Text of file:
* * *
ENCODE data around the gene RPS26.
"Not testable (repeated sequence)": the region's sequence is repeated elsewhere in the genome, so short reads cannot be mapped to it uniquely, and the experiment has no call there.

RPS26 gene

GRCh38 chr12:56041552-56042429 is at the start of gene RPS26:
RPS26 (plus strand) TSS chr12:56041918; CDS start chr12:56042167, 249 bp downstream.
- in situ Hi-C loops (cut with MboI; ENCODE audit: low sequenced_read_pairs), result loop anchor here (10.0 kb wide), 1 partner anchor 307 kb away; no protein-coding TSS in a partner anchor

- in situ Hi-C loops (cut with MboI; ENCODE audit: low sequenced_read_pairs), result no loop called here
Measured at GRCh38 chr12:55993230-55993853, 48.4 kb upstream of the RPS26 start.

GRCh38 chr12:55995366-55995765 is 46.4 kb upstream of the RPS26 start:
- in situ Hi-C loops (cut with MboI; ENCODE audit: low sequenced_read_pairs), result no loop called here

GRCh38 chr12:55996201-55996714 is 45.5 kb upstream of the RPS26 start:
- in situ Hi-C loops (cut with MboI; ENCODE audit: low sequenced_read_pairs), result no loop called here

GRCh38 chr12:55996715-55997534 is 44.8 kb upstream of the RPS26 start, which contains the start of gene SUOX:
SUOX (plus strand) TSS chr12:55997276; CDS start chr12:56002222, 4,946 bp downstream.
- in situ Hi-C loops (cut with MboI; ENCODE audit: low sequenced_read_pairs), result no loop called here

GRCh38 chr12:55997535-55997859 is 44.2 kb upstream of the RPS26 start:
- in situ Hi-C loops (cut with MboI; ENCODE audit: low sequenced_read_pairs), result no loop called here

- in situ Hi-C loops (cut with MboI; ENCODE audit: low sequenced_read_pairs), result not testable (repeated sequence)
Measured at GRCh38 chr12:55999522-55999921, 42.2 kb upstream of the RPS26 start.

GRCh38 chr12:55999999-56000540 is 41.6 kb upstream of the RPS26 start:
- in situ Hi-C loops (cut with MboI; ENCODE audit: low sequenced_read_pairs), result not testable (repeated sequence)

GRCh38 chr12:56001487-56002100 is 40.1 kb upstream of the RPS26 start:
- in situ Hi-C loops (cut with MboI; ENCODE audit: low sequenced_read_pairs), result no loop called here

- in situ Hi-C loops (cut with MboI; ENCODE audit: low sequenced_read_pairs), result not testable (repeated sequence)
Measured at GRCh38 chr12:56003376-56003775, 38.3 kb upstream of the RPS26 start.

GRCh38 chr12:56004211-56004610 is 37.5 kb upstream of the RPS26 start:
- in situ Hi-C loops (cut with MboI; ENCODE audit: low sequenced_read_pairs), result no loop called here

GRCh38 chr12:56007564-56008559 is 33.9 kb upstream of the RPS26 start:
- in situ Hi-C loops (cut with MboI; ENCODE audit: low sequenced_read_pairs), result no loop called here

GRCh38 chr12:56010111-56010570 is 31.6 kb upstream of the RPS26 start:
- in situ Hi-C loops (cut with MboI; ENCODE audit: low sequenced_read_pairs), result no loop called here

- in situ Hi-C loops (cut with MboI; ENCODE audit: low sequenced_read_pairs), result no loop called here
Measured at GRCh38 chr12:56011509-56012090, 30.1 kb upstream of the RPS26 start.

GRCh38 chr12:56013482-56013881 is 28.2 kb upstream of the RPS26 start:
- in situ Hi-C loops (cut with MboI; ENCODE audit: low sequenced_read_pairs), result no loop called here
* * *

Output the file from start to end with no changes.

ENCODE data around the gene RPS26.
"Not testable (repeated sequence)": the region's sequence is repeated elsewhere in the genome, so short reads cannot be mapped to it uniquely, and the experiment has no call there.

RPS26 gene

GRCh38 chr12:56041552-56042429 is at the start of gene RPS26:
RPS26 (plus strand) TSS chr12:56041918; CDS start chr12:56042167, 249 bp downstream.
- in situ Hi-C loops (cut with MboI; ENCODE audit: low sequenced_read_pairs), result loop anchor here (10.0 kb wide), 1 partner anchor 307 kb away; no protein-coding TSS in a partner anchor

- in situ Hi-C loops (cut with MboI; ENCODE audit: low sequenced_read_pairs), result no loop called here
Measured at GRCh38 chr12:55993230-55993853, 48.4 kb upstream of the RPS26 start.

GRCh38 chr12:55995366-55995765 is 46.4 kb upstream of the RPS26 start:
- in situ Hi-C loops (cut with MboI; ENCODE audit: low sequenced_read_pairs), result no loop called here

GRCh38 chr12:55996201-55996714 is 45.5 kb upstream of the RPS26 start:
- in situ Hi-C loops (cut with MboI; ENCODE audit: low sequenced_read_pairs), result no loop called here

GRCh38 chr12:55996715-55997534 is 44.8 kb upstream of the RPS26 start, which contains the start of gene SUOX:
SUOX (plus strand) TSS chr12:55997276; CDS start chr12:56002222, 4,946 bp downstream.
- in situ Hi-C loops (cut with MboI; ENCODE audit: low sequenced_read_pairs), result no loop called here

GRCh38 chr12:55997535-55997859 is 44.2 kb upstream of the RPS26 start:
- in situ Hi-C loops (cut with MboI; ENCODE audit: low sequenced_read_pairs), result no loop called here

- in situ Hi-C loops (cut with MboI; ENCODE audit: low sequenced_read_pairs), result not testable (repeated sequence)
Measured at GRCh38 chr12:55999522-55999921, 42.2 kb upstream of the RPS26 start.

GRCh38 chr12:55999999-56000540 is 41.6 kb upstream of the RPS26 start:
- in situ Hi-C loops (cut with MboI; ENCODE audit: low sequenced_read_pairs), result not testable (repeated sequence)

GRCh38 chr12:56001487-56002100 is 40.1 kb upstream of the RPS26 start:
- in situ Hi-C loops (cut with MboI; ENCODE audit: low sequenced_read_pairs), result no loop called here

- in situ Hi-C loops (cut with MboI; ENCODE audit: low sequenced_read_pairs), result not testable (repeated sequence)
Measured at GRCh38 chr12:56003376-56003775, 38.3 kb upstream of the RPS26 start.

GRCh38 chr12:56004211-56004610 is 37.5 kb upstream of the RPS26 start:
- in situ Hi-C loops (cut with MboI; ENCODE audit: low sequenced_read_pairs), result no loop called here

GRCh38 chr12:56007564-56008559 is 33.9 kb upstream of the RPS26 start:
- in situ Hi-C loops (cut with MboI; ENCODE audit: low sequenced_read_pairs), result no loop called here

GRCh38 chr12:56010111-56010570 is 31.6 kb upstream of the RPS26 start:
- in situ Hi-C loops (cut with MboI; ENCODE audit: low sequenced_read_pairs), result no loop called here

- in situ Hi-C loops (cut with MboI; ENCODE audit: low sequenced_read_pairs), result no loop called here
Measured at GRCh38 chr12:56011509-56012090, 30.1 kb upstream of the RPS26 start.

GRCh38 chr12:56013482-56013881 is 28.2 kb upstream of the RPS26 start:
- in situ Hi-C loops (cut with MboI; ENCODE audit: low sequenced_read_pairs), result no loop called here